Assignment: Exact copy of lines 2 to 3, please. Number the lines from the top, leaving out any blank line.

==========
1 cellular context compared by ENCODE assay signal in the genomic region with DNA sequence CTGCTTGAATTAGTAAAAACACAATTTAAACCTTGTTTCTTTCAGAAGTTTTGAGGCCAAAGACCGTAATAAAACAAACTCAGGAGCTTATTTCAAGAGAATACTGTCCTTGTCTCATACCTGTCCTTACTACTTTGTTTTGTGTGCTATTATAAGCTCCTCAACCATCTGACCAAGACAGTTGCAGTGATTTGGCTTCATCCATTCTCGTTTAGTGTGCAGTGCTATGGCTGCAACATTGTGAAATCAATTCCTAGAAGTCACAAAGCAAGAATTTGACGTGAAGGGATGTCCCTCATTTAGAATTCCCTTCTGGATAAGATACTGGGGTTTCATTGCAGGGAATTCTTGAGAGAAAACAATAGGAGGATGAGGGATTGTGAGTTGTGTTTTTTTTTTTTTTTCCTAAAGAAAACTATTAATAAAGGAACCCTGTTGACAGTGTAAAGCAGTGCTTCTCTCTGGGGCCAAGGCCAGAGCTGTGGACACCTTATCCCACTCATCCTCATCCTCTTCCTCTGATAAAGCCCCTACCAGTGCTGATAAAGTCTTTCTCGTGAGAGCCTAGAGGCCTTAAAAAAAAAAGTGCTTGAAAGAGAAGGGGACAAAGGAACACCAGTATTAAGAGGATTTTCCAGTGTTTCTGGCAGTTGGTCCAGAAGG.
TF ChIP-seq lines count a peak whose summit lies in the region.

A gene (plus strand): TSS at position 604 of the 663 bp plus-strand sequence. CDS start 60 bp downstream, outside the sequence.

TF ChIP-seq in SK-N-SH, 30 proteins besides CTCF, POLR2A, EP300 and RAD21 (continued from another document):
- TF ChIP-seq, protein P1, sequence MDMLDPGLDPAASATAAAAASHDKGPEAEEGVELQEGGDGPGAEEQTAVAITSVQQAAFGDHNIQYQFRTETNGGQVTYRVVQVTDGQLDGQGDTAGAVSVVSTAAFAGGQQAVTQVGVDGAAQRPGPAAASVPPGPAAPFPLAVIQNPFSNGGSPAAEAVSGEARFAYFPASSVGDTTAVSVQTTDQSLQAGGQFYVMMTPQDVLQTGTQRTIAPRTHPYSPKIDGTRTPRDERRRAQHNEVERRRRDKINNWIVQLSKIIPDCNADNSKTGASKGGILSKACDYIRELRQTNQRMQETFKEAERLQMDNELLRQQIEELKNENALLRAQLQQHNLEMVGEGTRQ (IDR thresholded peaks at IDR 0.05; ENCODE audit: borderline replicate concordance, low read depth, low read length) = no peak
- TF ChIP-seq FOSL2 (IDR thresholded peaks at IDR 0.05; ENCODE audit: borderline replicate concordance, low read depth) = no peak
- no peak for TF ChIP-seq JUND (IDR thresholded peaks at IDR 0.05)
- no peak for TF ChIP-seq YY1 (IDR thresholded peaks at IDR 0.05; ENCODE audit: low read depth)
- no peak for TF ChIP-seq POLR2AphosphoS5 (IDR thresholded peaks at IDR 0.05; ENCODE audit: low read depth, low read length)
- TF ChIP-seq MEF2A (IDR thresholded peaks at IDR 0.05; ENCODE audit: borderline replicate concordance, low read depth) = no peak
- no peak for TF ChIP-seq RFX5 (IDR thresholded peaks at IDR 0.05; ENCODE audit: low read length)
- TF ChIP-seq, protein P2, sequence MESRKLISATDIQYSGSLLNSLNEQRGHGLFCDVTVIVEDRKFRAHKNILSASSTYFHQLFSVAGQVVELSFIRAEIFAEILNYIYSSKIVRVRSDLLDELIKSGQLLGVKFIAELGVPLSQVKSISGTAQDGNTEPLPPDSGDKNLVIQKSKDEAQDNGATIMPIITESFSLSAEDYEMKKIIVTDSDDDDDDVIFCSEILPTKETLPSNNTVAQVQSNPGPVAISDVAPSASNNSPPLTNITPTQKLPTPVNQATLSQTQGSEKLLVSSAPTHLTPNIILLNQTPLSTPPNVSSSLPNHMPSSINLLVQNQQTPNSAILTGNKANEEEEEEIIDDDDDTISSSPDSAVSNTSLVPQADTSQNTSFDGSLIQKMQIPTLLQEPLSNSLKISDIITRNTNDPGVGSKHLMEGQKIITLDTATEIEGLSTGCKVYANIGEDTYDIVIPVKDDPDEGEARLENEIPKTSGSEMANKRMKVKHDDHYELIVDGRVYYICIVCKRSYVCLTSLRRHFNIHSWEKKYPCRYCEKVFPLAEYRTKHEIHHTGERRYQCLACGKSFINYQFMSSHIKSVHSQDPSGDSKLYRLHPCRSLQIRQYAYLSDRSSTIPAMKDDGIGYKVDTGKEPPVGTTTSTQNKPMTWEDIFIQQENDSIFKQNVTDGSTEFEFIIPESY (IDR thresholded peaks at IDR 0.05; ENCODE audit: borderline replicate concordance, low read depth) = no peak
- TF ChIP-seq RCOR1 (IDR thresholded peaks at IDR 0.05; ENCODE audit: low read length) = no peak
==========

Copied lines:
TF ChIP-seq lines count a peak whose summit lies in the region.

A gene (plus strand): TSS at position 604 of the 663 bp plus-strand sequence. CDS start 60 bp downstream, outside the sequence.